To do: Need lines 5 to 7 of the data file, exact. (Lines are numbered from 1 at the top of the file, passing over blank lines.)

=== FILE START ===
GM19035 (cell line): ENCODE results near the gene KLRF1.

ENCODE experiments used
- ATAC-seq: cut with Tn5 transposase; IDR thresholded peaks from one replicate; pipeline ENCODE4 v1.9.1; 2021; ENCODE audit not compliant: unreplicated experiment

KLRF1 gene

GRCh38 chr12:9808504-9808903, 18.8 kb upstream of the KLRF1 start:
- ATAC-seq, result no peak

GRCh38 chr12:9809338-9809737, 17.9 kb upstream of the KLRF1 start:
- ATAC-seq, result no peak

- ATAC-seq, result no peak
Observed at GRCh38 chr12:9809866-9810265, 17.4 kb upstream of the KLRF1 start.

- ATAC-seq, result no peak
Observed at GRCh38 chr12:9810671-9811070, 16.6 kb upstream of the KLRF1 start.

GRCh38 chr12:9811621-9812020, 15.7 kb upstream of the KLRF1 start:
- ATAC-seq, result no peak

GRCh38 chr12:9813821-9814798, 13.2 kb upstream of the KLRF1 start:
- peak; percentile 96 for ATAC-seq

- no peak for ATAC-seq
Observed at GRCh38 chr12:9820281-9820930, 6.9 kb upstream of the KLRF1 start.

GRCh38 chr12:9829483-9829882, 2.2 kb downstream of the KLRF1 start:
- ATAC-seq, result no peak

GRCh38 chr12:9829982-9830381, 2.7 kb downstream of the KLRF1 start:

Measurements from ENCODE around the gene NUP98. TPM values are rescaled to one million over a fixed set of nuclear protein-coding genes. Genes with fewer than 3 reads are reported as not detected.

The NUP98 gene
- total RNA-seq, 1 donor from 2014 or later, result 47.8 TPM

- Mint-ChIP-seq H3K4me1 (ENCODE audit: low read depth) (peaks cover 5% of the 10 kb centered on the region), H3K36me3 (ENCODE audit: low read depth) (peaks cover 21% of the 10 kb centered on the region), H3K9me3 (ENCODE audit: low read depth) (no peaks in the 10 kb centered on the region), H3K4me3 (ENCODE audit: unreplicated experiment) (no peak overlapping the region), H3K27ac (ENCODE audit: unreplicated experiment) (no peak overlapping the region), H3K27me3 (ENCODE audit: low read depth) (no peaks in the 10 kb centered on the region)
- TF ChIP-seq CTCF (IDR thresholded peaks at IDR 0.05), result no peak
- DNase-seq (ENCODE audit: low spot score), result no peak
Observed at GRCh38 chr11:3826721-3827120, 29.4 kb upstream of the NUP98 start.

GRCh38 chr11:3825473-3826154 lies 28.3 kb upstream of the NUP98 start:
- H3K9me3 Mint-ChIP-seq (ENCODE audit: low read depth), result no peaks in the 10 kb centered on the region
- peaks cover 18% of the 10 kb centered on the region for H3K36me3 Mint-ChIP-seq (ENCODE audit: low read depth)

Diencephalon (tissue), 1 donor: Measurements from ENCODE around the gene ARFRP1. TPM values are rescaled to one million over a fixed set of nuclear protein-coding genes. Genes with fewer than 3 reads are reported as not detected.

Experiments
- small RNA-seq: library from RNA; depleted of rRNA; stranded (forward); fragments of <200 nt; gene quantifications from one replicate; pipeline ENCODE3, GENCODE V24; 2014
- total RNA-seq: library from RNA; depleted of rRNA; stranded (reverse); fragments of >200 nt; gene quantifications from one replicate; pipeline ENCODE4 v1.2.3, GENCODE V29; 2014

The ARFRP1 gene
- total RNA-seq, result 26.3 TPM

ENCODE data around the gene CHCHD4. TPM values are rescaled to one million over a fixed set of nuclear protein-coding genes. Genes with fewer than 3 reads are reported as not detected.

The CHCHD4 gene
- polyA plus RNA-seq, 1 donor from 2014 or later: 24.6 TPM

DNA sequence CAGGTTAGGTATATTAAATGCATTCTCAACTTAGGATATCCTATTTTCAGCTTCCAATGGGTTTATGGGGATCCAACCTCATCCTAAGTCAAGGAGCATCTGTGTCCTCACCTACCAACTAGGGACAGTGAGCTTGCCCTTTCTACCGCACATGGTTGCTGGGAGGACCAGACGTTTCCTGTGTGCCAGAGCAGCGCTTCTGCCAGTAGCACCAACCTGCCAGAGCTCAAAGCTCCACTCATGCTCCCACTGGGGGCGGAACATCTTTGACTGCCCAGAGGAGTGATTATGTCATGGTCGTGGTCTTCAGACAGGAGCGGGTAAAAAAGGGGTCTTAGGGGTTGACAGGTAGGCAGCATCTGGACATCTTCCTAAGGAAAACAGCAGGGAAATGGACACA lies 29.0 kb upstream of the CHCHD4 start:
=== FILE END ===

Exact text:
GRCh38 chr12:9808504-9808903, 18.8 kb upstream of the KLRF1 start:
- ATAC-seq, result no peak

GRCh38 chr12:9809338-9809737, 17.9 kb upstream of the KLRF1 start: